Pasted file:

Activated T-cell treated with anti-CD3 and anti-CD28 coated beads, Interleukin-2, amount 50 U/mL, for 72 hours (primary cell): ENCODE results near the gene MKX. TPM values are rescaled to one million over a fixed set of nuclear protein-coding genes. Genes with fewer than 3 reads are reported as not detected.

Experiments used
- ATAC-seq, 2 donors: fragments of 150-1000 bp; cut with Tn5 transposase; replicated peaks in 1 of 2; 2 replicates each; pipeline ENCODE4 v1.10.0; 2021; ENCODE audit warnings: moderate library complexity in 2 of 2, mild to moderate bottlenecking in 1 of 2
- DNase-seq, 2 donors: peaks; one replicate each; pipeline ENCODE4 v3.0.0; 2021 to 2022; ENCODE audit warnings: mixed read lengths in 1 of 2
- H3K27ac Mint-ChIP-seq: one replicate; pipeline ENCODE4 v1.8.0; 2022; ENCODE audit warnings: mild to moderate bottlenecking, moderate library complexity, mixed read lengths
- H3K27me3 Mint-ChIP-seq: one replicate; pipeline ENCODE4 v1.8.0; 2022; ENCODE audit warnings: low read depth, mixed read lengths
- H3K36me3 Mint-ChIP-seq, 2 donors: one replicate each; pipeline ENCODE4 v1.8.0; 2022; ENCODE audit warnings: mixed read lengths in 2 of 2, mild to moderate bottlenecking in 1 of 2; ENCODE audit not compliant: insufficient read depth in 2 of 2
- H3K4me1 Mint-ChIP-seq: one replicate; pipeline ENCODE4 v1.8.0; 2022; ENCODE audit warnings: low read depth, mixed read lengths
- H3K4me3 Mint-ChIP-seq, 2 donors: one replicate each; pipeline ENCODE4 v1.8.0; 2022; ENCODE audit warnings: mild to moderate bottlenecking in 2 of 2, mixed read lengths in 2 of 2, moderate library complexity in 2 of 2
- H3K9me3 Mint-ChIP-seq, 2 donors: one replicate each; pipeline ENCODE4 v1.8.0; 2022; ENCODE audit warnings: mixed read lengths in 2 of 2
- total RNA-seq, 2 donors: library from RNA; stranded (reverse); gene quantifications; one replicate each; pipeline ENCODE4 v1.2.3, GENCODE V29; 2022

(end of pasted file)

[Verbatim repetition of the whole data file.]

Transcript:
Activated T-cell treated with anti-CD3 and anti-CD28 coated beads, Interleukin-2, amount 50 U/mL, for 72 hours (primary cell): ENCODE results near the gene MKX. TPM values are rescaled to one million over a fixed set of nuclear protein-coding genes. Genes with fewer than 3 reads are reported as not detected.

Experiments used
- ATAC-seq, 2 donors: fragments of 150-1000 bp; cut with Tn5 transposase; replicated peaks in 1 of 2; 2 replicates each; pipeline ENCODE4 v1.10.0; 2021; ENCODE audit warnings: moderate library complexity in 2 of 2, mild to moderate bottlenecking in 1 of 2
- DNase-seq, 2 donors: peaks; one replicate each; pipeline ENCODE4 v3.0.0; 2021 to 2022; ENCODE audit warnings: mixed read lengths in 1 of 2
- H3K27ac Mint-ChIP-seq: one replicate; pipeline ENCODE4 v1.8.0; 2022; ENCODE audit warnings: mild to moderate bottlenecking, moderate library complexity, mixed read lengths
- H3K27me3 Mint-ChIP-seq: one replicate; pipeline ENCODE4 v1.8.0; 2022; ENCODE audit warnings: low read depth, mixed read lengths
- H3K36me3 Mint-ChIP-seq, 2 donors: one replicate each; pipeline ENCODE4 v1.8.0; 2022; ENCODE audit warnings: mixed read lengths in 2 of 2, mild to moderate bottlenecking in 1 of 2; ENCODE audit not compliant: insufficient read depth in 2 of 2
- H3K4me1 Mint-ChIP-seq: one replicate; pipeline ENCODE4 v1.8.0; 2022; ENCODE audit warnings: low read depth, mixed read lengths
- H3K4me3 Mint-ChIP-seq, 2 donors: one replicate each; pipeline ENCODE4 v1.8.0; 2022; ENCODE audit warnings: mild to moderate bottlenecking in 2 of 2, mixed read lengths in 2 of 2, moderate library complexity in 2 of 2
- H3K9me3 Mint-ChIP-seq, 2 donors: one replicate each; pipeline ENCODE4 v1.8.0; 2022; ENCODE audit warnings: mixed read lengths in 2 of 2
- total RNA-seq, 2 donors: library from RNA; stranded (reverse); gene quantifications; one replicate each; pipeline ENCODE4 v1.2.3, GENCODE V29; 2022